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Thinking Out Loud: Children

Thinking Out Loud: Children
   Children are precious gifts from God, and we need to remember them when the family is going through a tragic death.  Children who are old enough to love are old enough to grieve.  Children and teenagers grieve just as deeply as adults, even if their grief may seem to appear different at different times and for different age groups.  When a loved one dies, the behavior of adults “teaches” children about how to deal with grief loss.
   Healthy families care about one another’s feelings, have healthy communication, and trust one another.  We need to teach our children it’s all right to feel sad.  We don’t stuff our feelings but express them with each other.  We even carve out time to process feelings that arise as life happens.  If need be, we will act upon those feelings in constructive, healthy ways.  If possible,
reframe the events that created these feelings so they can be a learning experience, rather than a negative offense or a horrible feeling of failure.  Children need to learn how to express their feelings without shame or fear of punishment, ridicule, or being laughed at.
   The second element of a healthy family is that they communicate in a high-quality way.  We adults need to communicate helpful affirmative information that will build up our children and young people and assist them in their thinking and feeling process.  Rest assured, conflict and offenses will come.  It’s unavoidable!  But healthy families deal with each issue and talk it out.  Children have their own timing for expressing their loss and will more likely do so without pressure.  Some children are initially reluctant to ask questions or talk about their feelings.  Yet,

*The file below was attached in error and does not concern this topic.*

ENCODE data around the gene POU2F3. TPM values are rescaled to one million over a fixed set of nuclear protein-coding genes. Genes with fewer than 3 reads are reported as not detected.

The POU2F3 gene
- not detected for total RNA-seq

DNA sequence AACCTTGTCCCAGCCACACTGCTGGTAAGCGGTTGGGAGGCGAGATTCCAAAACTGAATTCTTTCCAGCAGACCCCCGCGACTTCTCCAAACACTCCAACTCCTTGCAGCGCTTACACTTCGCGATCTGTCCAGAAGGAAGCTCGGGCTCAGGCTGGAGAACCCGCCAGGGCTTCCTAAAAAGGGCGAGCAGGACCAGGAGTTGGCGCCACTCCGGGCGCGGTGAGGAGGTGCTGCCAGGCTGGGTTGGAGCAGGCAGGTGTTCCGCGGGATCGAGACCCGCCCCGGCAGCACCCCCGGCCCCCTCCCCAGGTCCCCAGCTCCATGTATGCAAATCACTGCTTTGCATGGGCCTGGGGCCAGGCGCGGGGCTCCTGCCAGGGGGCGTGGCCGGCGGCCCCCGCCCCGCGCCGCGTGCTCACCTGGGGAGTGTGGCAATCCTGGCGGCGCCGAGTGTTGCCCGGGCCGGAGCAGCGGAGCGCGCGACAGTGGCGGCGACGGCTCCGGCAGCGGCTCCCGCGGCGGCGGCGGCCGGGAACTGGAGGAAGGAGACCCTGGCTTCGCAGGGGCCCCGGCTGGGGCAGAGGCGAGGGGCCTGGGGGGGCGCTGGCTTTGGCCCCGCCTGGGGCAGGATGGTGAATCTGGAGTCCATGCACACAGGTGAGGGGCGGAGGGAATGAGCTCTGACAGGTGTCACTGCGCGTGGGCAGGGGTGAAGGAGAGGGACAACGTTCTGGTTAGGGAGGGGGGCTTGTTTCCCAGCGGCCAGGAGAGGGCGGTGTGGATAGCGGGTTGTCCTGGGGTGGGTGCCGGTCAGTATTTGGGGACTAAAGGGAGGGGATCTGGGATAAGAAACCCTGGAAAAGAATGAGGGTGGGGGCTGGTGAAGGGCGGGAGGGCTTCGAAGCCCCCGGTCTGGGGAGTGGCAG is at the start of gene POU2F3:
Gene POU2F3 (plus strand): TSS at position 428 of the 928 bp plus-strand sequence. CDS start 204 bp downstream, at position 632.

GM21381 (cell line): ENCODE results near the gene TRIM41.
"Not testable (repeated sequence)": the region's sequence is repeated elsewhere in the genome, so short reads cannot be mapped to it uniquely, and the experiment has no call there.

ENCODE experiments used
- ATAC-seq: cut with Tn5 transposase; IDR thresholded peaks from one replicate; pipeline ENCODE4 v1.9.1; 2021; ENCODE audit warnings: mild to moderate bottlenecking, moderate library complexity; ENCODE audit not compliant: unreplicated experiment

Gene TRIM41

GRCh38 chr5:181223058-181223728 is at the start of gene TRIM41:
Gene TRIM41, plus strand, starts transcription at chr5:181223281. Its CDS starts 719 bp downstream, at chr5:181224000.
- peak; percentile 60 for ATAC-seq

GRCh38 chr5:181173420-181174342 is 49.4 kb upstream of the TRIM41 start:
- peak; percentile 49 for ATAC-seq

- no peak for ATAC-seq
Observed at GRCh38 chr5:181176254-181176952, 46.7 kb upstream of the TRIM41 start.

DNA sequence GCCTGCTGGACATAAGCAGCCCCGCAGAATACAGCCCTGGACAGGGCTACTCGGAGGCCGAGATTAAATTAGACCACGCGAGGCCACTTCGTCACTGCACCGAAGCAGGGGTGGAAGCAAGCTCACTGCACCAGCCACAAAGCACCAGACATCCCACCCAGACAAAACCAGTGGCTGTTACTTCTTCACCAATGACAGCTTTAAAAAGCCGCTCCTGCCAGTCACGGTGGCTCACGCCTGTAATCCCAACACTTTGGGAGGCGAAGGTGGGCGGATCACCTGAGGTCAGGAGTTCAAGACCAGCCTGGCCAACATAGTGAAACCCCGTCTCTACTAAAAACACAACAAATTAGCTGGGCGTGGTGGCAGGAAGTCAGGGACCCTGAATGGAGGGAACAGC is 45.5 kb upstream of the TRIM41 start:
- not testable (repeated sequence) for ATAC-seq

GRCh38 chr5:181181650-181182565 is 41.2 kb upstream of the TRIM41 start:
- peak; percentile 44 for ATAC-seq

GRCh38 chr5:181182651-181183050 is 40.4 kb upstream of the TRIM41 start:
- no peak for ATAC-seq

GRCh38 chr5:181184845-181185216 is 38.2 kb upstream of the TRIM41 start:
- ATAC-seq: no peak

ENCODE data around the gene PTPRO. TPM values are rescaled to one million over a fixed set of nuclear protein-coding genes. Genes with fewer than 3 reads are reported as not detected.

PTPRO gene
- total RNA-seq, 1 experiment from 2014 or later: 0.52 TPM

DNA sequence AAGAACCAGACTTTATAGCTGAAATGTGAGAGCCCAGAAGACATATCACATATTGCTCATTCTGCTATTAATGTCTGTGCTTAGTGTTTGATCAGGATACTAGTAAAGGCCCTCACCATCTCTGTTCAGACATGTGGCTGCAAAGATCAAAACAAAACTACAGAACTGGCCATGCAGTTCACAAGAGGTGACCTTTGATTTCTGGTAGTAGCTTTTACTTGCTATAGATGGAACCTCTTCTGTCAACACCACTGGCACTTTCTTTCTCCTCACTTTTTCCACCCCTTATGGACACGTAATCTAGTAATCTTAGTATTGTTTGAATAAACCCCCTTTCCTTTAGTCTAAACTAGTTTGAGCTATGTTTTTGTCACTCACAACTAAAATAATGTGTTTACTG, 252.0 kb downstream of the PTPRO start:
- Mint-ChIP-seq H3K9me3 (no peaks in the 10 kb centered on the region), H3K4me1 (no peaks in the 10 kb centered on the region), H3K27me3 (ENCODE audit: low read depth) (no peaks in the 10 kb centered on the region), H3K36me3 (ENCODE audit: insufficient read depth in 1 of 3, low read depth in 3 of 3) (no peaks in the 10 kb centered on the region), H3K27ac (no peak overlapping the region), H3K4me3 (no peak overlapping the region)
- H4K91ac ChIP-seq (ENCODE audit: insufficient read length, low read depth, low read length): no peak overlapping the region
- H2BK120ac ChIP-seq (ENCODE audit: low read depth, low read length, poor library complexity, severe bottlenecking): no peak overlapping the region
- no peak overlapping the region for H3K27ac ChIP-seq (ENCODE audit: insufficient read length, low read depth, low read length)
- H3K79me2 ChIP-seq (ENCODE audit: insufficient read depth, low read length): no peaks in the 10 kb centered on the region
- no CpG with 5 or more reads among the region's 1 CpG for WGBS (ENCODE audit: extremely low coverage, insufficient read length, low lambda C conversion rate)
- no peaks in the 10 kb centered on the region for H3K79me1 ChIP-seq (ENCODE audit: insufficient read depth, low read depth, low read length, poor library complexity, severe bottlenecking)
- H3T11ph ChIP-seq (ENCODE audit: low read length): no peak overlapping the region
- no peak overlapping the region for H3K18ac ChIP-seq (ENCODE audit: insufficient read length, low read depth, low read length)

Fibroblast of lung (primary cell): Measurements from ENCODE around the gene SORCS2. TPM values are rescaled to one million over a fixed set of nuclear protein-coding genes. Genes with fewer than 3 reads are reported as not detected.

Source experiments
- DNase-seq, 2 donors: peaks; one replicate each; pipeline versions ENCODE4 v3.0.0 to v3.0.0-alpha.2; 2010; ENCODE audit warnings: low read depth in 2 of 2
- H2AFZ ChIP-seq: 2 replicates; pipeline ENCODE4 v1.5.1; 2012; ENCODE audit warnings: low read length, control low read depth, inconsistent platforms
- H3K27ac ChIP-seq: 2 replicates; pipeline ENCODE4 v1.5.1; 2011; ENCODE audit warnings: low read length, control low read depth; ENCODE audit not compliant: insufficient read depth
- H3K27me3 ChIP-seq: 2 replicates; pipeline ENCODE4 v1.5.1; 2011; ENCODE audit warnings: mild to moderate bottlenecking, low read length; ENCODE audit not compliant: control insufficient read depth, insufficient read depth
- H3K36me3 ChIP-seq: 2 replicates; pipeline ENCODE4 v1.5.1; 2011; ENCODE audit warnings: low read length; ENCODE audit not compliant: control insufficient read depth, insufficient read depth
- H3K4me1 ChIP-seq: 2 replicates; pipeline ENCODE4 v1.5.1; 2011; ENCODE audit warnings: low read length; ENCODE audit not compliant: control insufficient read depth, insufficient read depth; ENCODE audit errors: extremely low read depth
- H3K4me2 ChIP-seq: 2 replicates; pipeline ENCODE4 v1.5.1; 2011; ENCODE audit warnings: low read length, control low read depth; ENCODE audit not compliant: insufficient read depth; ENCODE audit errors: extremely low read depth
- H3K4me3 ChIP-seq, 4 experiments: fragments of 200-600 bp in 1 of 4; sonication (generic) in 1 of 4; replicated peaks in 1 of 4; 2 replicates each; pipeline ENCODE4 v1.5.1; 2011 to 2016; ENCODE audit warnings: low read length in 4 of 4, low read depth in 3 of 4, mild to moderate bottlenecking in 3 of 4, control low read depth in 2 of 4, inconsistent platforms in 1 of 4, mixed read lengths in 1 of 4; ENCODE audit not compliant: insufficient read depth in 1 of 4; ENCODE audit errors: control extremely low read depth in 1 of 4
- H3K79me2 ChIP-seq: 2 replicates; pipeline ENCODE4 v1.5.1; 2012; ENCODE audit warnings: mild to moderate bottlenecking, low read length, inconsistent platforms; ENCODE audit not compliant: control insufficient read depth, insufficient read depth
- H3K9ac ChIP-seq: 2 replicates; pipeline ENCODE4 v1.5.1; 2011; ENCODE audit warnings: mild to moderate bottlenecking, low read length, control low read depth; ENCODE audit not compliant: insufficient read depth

grieving children need reassurance for their fears, thoughts, and observations.  Our response needs to be with love and warmth, and we shouldn’t be surprised if a child asks the same questions many times in different ways.  We need to respond to questions in terms and examples appropriate to the age of the child, but we need to choose our words carefully.  For example, young children interpret words literally.  Telling a child “That Grandmother went to sleep and now she’s in heaven” may only instill fear in the child that they too may “go to heaven” in their sleep.  The key point here is that talking is essential in overcoming hurting hearts of children, teens, and even adults.
   The third element is that healthy families build trust with each other.  If we don’t care about each other’s feelings and we don’t communicate in a healthy way, then we are not going to trust one another at all.  We need to help children look beyond their pain and fears, helping them to place the loved one that’s passed away in a special place of honor in their memories and to remember joyous times with that cherished loved one.  We need to encourage our children to focus upon the positive and winsome virtues that this special person instilled into our lives.
   At Scissortail Hospice, we want you to know we are here for you.  We care for you and your wonderful family.  Please let us know what we can do to be a blessing in your life.
John T. Catrett, III
Scissortail Hospice Chaplain
306 North Main Street, Suite E
Bristow, OK 74010

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